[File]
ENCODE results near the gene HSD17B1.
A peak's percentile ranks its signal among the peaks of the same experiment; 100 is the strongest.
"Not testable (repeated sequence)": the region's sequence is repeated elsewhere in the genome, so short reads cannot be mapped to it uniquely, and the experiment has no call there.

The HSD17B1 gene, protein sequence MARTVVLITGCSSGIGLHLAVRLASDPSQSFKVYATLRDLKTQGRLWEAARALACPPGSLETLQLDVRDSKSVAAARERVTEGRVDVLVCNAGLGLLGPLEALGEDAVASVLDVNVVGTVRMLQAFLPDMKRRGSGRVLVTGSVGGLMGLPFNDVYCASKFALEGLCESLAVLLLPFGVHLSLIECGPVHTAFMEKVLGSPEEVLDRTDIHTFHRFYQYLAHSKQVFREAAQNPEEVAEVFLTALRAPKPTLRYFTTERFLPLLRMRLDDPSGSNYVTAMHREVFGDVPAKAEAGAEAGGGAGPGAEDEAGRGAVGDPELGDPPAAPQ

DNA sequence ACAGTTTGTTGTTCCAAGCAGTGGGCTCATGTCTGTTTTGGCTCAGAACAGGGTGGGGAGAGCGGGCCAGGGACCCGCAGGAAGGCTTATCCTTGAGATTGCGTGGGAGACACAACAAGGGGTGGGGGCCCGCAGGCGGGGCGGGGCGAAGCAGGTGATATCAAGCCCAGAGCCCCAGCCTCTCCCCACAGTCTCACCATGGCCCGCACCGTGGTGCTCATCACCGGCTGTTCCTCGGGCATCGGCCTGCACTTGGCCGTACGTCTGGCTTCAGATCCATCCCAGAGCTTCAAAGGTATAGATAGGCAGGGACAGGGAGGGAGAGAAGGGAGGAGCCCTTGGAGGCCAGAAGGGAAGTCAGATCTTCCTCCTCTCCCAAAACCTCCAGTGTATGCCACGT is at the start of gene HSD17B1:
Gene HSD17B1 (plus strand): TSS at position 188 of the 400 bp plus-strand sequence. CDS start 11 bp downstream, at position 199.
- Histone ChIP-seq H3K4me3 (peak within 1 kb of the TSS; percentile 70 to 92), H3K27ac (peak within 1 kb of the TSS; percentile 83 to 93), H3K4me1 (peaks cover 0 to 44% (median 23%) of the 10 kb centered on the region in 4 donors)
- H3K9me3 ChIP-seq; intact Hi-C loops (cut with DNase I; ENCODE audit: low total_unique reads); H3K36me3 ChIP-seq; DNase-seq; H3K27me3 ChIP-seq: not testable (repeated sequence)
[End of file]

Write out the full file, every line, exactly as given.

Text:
ENCODE results near the gene HSD17B1.
A peak's percentile ranks its signal among the peaks of the same experiment; 100 is the strongest.
"Not testable (repeated sequence)": the region's sequence is repeated elsewhere in the genome, so short reads cannot be mapped to it uniquely, and the experiment has no call there.

The HSD17B1 gene, protein sequence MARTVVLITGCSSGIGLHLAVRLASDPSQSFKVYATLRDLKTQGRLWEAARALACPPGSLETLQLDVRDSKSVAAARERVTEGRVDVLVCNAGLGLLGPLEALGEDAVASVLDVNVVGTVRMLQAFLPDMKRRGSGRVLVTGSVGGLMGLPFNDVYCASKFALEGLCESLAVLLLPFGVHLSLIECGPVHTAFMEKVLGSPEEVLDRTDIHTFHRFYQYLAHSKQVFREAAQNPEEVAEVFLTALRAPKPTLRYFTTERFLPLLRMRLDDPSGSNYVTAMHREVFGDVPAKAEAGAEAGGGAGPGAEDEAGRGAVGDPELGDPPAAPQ

DNA sequence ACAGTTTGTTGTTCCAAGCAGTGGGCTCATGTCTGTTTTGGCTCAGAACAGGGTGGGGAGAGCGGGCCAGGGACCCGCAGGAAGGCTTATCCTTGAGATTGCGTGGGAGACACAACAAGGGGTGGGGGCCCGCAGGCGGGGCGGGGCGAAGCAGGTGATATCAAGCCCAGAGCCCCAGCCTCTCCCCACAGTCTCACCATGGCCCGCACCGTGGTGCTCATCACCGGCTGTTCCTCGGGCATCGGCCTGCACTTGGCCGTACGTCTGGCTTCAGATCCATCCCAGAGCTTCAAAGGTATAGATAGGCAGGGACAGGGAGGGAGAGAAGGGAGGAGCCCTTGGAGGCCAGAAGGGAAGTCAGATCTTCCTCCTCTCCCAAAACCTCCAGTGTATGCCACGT is at the start of gene HSD17B1:
Gene HSD17B1 (plus strand): TSS at position 188 of the 400 bp plus-strand sequence. CDS start 11 bp downstream, at position 199.
- Histone ChIP-seq H3K4me3 (peak within 1 kb of the TSS; percentile 70 to 92), H3K27ac (peak within 1 kb of the TSS; percentile 83 to 93), H3K4me1 (peaks cover 0 to 44% (median 23%) of the 10 kb centered on the region in 4 donors)
- H3K9me3 ChIP-seq; intact Hi-C loops (cut with DNase I; ENCODE audit: low total_unique reads); H3K36me3 ChIP-seq; DNase-seq; H3K27me3 ChIP-seq: not testable (repeated sequence)